A large majority of patients in my office who complain of low back pain are usually suffering from the symptoms of Lower Cross Syndrome. You may not have heard of this syndrome before but it is very prevalent and should be given much consideration when dealing with low back pain.
I typically see this syndrome in low back pain patients who sit for long periods of time or are sedentary. This typically results from working at a desk, studying, driving, watching too much TV, etc. Sitting for long periods of time is one of the worst things we can do for our backs and our health. Long term sitting can result in muscle degeneration, back and neck pain, organ dysfunction, leg disorders and heart disease, just to name a few. When sitting some of our muscles deactivate (weaken) while others become tight. This creates an imbalance in our muscles which will alter our posture causing low back pain. We refer to this specific imbalance of the lower back, hips and legs as lower cross syndrome
Signs of Lower Cross Syndrome - patients may present with 1 or more of the following:
What is Lower Cross Syndrome
Lower Cross Syndrome is an imbalance in the core stabilizing muscles. The imbalance is created by some muscles being weak and some muscles being tight. Patients with this imbalance will have weak abdominal and glute muscles with tight low back and hip muscles.
Imbalances in our core stabilizing muscles can cause us a lot of trouble and pain. When some muscles are weak and others are tight, our low back and hips (pelvis) are pulled into an unhealthy posture. The hips rotate forward which compresses the low back joints, creating chronic low back pain (typically at L4/L5, L5/Sacrum, SI Joints) and increased lumbar curvature.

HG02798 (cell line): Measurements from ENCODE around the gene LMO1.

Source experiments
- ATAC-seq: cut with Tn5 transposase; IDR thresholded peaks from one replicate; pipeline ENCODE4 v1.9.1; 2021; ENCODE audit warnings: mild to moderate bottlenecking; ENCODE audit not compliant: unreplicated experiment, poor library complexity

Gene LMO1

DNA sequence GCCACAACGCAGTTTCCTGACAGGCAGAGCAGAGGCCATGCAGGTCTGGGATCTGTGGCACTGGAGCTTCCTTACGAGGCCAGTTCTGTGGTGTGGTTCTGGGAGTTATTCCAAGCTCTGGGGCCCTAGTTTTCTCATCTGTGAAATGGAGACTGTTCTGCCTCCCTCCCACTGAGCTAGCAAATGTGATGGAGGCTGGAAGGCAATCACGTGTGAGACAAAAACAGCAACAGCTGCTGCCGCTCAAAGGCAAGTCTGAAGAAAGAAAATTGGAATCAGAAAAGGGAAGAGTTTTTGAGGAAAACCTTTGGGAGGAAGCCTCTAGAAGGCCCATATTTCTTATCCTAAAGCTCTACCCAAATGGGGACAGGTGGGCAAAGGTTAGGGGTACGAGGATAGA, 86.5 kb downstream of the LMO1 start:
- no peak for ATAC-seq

As you can see, the tight low back muscles cause the back to hyperextend which compresses the joints of the spine. This can result in pain, nerve irritation and, if left untreated, can cause long term conditions such as arthritis, disc degeneration, disc herniations and spondylosis (abnormal positioning of a vertebra/spinal bone).
This altered posture can also result in hip and knee pain. The legs attach to the hips and in the altered posture both are pulled out of their normal positions. This creates abnormal stress in the hips and knees, which, can result in pain and uneven wear and tear on the joints.
How To Correct This Imbalance:
In order to correct this muscle imbalance we must strengthen the weak muscles and stretch the tight muscles.
By Dr. Keri Linane
Montclair Oakland, Ca Chiropractor